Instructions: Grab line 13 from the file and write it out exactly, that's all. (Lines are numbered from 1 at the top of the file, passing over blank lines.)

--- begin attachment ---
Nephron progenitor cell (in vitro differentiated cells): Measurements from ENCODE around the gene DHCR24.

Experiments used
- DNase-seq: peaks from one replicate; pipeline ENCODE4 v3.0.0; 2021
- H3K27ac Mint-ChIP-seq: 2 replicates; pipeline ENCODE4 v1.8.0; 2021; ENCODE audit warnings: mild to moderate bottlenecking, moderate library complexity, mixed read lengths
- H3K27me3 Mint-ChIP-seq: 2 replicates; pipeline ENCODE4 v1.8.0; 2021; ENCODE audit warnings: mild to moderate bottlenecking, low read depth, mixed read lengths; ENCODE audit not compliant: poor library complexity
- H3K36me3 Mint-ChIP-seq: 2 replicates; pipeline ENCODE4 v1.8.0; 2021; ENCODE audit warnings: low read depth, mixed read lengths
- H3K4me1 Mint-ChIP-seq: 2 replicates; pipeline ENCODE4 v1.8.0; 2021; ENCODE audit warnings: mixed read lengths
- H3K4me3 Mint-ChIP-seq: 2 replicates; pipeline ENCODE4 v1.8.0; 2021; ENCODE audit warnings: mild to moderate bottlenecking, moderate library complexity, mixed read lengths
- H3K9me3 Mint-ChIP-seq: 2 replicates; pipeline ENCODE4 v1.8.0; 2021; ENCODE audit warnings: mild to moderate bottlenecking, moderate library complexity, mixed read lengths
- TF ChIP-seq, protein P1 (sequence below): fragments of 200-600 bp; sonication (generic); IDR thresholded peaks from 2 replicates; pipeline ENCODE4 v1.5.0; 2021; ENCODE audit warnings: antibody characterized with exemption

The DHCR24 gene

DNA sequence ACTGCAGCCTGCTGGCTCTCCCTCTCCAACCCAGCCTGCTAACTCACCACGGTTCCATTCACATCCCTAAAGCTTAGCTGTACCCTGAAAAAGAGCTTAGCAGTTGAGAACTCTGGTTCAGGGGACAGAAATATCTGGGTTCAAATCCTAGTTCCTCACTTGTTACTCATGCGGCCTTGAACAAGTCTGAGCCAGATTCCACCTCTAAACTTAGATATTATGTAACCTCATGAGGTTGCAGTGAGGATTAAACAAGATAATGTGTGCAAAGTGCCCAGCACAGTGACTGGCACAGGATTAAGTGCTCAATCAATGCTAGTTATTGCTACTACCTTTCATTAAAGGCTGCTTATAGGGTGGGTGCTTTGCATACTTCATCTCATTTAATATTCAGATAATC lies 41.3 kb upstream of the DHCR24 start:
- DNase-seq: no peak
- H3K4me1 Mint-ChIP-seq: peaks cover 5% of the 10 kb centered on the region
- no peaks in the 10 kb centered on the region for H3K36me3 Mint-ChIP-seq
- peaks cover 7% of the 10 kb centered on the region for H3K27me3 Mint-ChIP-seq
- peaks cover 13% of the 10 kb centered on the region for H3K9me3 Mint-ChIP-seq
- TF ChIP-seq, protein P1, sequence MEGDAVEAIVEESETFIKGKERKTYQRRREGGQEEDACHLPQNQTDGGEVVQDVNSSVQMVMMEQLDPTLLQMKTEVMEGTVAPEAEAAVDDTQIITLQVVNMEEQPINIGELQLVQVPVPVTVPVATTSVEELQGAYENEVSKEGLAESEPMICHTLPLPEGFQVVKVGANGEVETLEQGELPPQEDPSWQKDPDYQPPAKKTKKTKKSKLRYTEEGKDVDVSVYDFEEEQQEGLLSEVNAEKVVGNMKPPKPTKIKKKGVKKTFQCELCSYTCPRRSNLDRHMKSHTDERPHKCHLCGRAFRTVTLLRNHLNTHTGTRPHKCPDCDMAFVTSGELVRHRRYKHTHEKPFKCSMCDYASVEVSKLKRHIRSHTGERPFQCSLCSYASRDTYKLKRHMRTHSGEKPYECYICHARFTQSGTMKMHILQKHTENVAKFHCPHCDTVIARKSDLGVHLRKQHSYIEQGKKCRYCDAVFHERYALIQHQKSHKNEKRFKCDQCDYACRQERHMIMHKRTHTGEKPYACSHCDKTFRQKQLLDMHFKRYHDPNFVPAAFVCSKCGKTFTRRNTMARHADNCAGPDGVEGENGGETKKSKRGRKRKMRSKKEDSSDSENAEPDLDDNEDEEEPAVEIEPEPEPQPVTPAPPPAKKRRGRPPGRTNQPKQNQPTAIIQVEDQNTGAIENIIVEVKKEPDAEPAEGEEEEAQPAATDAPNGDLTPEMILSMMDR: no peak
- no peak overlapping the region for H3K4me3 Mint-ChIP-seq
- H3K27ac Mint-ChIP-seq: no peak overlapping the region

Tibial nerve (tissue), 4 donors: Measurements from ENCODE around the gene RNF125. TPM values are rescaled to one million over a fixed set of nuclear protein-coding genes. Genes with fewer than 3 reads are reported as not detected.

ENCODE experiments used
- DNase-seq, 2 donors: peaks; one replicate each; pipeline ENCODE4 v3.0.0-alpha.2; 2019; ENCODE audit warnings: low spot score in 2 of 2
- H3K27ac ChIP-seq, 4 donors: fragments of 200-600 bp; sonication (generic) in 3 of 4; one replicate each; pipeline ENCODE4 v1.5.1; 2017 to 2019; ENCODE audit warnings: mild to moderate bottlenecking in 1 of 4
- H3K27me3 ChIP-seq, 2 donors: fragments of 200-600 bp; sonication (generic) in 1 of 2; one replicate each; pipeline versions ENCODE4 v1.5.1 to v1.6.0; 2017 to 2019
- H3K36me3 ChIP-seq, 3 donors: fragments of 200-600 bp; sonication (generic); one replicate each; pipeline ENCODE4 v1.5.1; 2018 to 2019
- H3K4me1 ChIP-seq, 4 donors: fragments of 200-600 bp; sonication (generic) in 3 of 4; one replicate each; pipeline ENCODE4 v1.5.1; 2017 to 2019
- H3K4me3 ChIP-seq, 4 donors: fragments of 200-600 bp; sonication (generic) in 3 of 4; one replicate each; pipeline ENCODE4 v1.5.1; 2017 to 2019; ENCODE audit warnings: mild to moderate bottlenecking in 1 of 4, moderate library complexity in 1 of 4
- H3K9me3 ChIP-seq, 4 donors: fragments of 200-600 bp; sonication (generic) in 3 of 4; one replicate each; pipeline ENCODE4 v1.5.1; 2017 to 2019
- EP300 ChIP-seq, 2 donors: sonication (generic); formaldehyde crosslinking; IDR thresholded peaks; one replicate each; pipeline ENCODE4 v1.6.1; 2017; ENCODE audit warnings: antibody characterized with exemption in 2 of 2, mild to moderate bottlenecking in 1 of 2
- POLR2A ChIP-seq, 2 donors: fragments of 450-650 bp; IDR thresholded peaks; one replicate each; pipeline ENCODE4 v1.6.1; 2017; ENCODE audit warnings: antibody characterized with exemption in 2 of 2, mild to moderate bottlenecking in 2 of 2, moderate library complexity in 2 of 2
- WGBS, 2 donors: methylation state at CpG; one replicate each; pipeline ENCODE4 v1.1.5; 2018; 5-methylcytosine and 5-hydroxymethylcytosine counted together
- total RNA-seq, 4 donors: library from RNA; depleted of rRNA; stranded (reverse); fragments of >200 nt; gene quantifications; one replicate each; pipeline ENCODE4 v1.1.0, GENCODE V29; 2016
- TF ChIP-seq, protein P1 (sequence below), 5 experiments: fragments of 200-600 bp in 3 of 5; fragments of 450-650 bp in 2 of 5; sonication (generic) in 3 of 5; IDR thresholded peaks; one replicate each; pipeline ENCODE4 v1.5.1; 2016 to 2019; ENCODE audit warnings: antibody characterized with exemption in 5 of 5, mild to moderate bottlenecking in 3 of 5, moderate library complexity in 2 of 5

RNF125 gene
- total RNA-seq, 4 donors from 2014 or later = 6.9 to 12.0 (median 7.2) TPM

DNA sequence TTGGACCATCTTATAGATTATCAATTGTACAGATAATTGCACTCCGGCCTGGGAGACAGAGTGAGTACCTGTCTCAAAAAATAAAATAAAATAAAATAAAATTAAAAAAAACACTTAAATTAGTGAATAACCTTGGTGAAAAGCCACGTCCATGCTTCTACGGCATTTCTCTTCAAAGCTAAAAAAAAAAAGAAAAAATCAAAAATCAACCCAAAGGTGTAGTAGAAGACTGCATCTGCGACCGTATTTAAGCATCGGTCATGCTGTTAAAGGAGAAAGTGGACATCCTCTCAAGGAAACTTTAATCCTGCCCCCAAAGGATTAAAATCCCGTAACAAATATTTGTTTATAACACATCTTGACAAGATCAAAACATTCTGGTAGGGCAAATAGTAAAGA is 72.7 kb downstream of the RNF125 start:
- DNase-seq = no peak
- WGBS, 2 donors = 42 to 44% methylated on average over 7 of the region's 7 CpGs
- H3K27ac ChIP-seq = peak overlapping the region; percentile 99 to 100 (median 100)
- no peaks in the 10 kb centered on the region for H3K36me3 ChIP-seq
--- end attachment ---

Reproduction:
- DNase-seq: no peak